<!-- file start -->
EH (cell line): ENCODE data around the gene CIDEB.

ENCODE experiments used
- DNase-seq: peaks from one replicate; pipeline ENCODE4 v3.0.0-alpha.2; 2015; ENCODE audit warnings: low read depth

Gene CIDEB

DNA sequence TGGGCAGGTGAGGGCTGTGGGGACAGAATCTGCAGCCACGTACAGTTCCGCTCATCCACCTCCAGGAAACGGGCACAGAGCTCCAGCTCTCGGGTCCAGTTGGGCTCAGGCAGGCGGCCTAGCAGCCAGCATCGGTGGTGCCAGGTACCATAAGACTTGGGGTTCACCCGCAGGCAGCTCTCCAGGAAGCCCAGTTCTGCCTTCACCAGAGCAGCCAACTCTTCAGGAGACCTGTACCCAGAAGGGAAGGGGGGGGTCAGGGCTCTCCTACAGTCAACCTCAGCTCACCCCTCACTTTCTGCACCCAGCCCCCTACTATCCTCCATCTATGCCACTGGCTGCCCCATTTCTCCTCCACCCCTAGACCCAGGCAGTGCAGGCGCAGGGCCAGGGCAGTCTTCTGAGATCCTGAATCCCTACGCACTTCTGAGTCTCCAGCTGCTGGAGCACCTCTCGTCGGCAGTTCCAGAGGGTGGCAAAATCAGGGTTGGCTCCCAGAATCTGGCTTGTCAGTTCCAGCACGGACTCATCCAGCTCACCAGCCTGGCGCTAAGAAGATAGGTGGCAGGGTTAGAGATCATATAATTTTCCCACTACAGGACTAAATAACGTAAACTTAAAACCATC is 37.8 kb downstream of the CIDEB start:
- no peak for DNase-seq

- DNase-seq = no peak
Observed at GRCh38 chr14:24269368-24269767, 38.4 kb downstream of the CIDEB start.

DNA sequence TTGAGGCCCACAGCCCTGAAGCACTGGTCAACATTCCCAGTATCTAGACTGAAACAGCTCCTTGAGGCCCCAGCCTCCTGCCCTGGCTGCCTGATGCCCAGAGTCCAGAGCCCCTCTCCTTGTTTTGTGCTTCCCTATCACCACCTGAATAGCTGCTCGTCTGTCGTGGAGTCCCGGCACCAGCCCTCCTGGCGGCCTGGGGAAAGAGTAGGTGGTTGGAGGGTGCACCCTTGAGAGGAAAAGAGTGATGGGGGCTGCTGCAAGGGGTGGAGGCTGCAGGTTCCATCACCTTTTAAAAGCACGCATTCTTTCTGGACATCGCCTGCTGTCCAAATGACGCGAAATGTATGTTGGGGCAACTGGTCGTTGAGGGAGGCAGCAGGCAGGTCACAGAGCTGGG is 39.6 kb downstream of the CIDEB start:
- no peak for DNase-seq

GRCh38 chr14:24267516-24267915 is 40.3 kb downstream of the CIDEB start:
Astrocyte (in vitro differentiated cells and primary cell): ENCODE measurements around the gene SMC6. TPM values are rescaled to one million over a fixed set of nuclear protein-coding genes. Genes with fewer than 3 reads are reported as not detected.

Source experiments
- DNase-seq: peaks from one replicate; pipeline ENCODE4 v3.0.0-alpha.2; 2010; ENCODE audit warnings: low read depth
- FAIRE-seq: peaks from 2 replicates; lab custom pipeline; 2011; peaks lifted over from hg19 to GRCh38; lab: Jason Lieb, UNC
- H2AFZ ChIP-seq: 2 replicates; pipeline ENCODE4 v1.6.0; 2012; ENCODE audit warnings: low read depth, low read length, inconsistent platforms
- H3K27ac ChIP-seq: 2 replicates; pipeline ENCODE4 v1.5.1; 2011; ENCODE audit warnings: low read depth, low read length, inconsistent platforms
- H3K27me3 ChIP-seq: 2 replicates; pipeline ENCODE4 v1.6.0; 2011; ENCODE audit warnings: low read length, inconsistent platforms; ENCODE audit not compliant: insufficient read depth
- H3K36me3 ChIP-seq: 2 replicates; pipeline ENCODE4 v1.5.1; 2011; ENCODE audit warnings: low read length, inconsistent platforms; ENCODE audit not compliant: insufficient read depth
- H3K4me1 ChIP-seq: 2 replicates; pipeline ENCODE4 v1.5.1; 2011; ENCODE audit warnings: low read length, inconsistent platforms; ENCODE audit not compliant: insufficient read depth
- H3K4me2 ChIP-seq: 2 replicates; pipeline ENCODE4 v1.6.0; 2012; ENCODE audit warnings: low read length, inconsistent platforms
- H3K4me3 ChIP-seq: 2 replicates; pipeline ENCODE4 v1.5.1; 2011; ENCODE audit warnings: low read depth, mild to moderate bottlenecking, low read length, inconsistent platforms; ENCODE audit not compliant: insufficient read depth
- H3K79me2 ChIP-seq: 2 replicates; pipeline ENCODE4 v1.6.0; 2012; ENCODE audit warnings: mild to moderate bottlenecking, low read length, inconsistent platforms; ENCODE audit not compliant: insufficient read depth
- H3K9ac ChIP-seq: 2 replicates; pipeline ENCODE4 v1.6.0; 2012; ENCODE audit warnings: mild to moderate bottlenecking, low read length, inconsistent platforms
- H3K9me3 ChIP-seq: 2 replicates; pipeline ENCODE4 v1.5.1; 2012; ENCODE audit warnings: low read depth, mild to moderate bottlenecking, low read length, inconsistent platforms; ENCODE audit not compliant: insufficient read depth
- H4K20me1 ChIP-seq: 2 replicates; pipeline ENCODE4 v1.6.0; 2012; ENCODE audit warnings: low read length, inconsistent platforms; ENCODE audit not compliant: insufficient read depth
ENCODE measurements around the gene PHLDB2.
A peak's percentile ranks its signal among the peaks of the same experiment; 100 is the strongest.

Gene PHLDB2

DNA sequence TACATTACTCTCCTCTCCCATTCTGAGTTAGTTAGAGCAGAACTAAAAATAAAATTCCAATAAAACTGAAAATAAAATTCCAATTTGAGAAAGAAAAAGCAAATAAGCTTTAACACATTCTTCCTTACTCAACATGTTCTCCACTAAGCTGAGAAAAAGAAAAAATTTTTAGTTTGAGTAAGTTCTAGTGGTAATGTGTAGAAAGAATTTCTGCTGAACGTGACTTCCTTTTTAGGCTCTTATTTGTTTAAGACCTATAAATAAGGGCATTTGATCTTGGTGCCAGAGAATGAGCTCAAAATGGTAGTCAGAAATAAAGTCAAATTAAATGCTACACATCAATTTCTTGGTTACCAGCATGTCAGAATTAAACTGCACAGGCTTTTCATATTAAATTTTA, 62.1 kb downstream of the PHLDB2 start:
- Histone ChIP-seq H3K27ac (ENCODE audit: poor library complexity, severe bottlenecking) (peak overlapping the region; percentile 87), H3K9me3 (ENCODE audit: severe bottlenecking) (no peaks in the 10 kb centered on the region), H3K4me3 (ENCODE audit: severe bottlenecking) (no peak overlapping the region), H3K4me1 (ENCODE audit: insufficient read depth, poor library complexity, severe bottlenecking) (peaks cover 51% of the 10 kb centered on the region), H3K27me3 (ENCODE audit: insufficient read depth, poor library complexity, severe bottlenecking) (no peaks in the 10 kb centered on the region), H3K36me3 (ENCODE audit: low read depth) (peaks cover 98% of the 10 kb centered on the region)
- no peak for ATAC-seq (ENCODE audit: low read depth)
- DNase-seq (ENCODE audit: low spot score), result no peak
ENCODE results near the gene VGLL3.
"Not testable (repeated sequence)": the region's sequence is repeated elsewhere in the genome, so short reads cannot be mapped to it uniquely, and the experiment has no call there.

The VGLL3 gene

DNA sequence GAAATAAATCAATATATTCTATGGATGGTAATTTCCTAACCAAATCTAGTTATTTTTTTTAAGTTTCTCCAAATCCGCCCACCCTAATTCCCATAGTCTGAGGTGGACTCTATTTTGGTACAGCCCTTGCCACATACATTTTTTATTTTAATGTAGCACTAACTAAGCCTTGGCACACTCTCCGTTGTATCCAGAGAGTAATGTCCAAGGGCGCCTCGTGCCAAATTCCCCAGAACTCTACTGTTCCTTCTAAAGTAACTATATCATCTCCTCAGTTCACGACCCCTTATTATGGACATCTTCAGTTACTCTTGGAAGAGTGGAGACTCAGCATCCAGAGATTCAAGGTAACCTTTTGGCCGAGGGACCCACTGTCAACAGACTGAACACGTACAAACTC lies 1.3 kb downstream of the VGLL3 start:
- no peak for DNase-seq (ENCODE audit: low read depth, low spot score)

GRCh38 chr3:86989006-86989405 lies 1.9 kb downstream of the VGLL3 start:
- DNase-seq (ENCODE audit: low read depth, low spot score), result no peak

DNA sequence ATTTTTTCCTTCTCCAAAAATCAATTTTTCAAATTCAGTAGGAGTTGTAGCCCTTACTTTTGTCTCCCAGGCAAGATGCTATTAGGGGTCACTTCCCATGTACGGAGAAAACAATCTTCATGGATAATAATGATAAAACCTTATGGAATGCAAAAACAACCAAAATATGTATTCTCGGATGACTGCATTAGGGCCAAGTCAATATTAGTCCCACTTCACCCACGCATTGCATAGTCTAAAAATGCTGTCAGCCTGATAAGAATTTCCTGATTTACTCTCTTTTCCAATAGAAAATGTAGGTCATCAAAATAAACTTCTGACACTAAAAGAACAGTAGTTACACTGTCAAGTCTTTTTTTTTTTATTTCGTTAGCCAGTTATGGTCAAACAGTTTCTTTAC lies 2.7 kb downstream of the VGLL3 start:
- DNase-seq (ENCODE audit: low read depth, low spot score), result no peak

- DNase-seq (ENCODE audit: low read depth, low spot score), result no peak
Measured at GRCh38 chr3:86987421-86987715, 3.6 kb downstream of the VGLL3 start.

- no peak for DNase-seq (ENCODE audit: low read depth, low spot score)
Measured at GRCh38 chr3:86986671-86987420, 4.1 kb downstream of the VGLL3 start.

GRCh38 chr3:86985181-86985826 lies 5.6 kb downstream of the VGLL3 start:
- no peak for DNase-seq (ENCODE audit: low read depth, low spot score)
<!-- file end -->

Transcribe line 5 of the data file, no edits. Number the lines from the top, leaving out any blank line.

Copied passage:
DNA sequence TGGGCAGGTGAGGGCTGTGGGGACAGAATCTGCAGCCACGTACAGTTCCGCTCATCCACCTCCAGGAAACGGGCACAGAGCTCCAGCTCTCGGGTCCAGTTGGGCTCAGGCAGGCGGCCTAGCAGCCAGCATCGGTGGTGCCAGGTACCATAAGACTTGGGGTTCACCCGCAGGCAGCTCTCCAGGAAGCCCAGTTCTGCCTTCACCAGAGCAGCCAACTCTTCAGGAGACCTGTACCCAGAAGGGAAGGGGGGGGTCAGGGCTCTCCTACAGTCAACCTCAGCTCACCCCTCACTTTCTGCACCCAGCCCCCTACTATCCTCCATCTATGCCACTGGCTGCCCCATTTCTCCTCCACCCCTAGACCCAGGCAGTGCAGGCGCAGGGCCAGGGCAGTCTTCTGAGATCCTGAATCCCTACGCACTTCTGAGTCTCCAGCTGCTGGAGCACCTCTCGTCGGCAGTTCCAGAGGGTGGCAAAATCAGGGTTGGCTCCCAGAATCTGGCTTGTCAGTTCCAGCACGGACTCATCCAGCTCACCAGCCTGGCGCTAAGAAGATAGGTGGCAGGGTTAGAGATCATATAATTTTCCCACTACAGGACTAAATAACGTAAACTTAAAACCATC is 37.8 kb downstream of the CIDEB start: